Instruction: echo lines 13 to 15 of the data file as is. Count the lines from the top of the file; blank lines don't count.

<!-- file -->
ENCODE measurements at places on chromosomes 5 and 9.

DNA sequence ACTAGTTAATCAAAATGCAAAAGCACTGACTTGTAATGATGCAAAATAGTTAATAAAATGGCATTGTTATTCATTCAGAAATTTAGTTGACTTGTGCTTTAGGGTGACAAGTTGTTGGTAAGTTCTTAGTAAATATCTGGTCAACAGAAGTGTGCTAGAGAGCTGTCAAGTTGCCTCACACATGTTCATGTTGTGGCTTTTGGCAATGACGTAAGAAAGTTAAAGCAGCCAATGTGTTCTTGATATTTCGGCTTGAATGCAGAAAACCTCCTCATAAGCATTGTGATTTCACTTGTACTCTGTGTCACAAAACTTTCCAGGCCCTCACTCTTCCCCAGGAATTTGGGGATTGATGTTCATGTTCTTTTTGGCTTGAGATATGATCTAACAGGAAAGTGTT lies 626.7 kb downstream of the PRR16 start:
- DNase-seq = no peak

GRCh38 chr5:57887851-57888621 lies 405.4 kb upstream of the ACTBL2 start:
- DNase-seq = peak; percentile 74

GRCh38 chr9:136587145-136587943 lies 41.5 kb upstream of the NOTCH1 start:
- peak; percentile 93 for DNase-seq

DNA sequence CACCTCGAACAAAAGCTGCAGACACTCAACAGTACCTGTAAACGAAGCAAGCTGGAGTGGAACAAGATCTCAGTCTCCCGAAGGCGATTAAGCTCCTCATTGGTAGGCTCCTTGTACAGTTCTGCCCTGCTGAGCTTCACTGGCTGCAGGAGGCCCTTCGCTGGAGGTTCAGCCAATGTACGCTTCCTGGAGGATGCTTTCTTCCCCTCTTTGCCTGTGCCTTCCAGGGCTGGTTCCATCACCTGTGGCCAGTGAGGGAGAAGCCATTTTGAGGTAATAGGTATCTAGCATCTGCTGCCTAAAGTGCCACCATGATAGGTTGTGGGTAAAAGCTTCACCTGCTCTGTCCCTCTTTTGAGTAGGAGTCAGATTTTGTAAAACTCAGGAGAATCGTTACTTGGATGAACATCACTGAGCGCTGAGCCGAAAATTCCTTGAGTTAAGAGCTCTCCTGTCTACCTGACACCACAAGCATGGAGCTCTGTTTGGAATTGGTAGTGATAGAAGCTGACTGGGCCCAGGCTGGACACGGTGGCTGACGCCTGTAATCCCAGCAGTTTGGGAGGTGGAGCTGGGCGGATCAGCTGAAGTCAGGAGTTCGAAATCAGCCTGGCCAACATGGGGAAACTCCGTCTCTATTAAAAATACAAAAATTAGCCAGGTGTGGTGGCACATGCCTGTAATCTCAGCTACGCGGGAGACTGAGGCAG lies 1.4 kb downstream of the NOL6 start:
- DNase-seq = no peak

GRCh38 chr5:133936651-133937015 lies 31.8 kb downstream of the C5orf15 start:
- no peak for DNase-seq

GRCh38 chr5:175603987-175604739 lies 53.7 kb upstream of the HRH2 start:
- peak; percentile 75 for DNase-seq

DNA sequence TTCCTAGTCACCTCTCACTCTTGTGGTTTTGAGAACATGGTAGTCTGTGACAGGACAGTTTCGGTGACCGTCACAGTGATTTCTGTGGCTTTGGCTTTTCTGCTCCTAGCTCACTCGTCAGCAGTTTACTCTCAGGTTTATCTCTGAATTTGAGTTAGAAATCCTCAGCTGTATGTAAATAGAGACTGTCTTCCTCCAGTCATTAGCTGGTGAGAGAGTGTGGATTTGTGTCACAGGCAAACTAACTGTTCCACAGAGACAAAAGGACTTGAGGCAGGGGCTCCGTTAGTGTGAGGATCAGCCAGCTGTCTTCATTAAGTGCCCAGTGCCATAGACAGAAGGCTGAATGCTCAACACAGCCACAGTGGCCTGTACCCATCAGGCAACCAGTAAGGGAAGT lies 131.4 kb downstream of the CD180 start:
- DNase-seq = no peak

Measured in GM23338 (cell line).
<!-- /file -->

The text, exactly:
- peak; percentile 75 for DNase-seq

DNA sequence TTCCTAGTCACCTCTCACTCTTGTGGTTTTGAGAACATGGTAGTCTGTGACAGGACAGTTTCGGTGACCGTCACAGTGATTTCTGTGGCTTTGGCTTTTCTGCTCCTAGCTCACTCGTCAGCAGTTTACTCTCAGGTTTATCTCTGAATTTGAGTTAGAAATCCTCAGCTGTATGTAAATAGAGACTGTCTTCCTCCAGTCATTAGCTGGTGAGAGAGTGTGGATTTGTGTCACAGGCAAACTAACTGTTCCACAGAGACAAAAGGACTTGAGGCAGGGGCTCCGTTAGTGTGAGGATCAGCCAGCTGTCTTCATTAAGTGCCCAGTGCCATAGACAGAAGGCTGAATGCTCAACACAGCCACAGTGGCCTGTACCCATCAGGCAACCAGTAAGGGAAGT lies 131.4 kb downstream of the CD180 start:
- DNase-seq = no peak